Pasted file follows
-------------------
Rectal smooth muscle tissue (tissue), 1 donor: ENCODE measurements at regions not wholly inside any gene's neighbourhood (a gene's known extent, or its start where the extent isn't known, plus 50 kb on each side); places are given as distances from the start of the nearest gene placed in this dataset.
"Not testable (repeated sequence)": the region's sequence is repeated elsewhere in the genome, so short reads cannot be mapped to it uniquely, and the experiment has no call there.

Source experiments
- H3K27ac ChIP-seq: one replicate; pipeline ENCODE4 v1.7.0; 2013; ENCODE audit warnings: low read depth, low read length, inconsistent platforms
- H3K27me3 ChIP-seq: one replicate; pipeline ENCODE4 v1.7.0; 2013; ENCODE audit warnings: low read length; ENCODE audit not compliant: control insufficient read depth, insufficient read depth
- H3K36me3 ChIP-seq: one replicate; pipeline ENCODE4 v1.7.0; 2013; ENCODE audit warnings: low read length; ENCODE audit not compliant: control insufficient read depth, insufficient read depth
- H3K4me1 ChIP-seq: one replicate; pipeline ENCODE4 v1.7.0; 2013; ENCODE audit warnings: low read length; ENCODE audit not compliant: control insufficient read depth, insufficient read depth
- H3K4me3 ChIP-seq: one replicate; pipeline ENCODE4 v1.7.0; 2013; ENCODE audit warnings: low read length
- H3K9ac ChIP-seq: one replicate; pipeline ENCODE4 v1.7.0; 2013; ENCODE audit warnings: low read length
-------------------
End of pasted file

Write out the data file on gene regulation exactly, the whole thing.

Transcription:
Rectal smooth muscle tissue (tissue), 1 donor: ENCODE measurements at regions not wholly inside any gene's neighbourhood (a gene's known extent, or its start where the extent isn't known, plus 50 kb on each side); places are given as distances from the start of the nearest gene placed in this dataset.
"Not testable (repeated sequence)": the region's sequence is repeated elsewhere in the genome, so short reads cannot be mapped to it uniquely, and the experiment has no call there.

Source experiments
- H3K27ac ChIP-seq: one replicate; pipeline ENCODE4 v1.7.0; 2013; ENCODE audit warnings: low read depth, low read length, inconsistent platforms
- H3K27me3 ChIP-seq: one replicate; pipeline ENCODE4 v1.7.0; 2013; ENCODE audit warnings: low read length; ENCODE audit not compliant: control insufficient read depth, insufficient read depth
- H3K36me3 ChIP-seq: one replicate; pipeline ENCODE4 v1.7.0; 2013; ENCODE audit warnings: low read length; ENCODE audit not compliant: control insufficient read depth, insufficient read depth
- H3K4me1 ChIP-seq: one replicate; pipeline ENCODE4 v1.7.0; 2013; ENCODE audit warnings: low read length; ENCODE audit not compliant: control insufficient read depth, insufficient read depth
- H3K4me3 ChIP-seq: one replicate; pipeline ENCODE4 v1.7.0; 2013; ENCODE audit warnings: low read length
- H3K9ac ChIP-seq: one replicate; pipeline ENCODE4 v1.7.0; 2013; ENCODE audit warnings: low read length